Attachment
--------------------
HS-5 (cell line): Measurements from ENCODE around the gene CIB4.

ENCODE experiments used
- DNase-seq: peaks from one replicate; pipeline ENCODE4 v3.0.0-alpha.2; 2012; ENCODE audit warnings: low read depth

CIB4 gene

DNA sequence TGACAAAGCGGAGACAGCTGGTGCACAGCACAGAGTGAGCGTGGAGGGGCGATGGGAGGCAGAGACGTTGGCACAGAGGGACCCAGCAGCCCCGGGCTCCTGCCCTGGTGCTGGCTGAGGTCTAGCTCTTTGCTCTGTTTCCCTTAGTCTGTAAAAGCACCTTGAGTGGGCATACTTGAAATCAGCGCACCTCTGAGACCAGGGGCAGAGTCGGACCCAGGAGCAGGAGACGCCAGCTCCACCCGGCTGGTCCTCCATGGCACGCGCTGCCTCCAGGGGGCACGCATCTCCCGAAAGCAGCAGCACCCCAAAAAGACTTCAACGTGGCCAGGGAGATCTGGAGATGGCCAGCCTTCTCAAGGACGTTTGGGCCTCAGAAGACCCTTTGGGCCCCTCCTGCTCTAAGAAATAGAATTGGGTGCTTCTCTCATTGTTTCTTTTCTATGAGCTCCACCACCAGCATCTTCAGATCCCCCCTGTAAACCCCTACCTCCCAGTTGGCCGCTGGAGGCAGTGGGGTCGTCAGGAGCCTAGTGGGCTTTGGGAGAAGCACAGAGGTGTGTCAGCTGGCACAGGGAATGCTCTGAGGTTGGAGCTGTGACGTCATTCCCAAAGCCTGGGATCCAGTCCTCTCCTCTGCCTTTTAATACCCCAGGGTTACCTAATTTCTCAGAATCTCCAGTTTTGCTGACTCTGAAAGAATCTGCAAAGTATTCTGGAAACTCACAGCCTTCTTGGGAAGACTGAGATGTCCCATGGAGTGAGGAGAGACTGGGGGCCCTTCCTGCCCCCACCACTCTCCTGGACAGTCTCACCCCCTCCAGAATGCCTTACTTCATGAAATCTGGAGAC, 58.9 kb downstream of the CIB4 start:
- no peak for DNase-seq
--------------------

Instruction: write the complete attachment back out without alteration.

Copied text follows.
HS-5 (cell line): Measurements from ENCODE around the gene CIB4.

ENCODE experiments used
- DNase-seq: peaks from one replicate; pipeline ENCODE4 v3.0.0-alpha.2; 2012; ENCODE audit warnings: low read depth

CIB4 gene

DNA sequence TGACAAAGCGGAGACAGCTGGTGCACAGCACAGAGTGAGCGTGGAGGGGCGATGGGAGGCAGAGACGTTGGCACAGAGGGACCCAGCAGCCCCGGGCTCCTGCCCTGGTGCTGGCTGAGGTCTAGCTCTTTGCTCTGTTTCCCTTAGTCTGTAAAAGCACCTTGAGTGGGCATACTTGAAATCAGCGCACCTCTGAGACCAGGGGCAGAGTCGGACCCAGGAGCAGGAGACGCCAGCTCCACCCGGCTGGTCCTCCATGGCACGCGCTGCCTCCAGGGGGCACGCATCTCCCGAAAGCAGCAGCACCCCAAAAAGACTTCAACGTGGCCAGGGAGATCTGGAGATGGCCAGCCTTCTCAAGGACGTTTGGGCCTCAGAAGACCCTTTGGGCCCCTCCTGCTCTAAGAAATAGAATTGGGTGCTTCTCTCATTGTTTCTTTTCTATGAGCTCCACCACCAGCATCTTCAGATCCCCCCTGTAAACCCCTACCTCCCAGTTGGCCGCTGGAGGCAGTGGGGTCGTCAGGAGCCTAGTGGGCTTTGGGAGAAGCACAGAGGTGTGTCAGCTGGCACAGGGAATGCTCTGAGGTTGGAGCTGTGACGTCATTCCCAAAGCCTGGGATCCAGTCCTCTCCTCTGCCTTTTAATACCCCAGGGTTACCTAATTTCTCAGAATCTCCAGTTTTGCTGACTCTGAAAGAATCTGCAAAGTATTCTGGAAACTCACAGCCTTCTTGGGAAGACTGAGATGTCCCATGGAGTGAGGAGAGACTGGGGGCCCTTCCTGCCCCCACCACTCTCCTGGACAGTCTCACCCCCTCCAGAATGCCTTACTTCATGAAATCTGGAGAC, 58.9 kb downstream of the CIB4 start:
- no peak for DNase-seq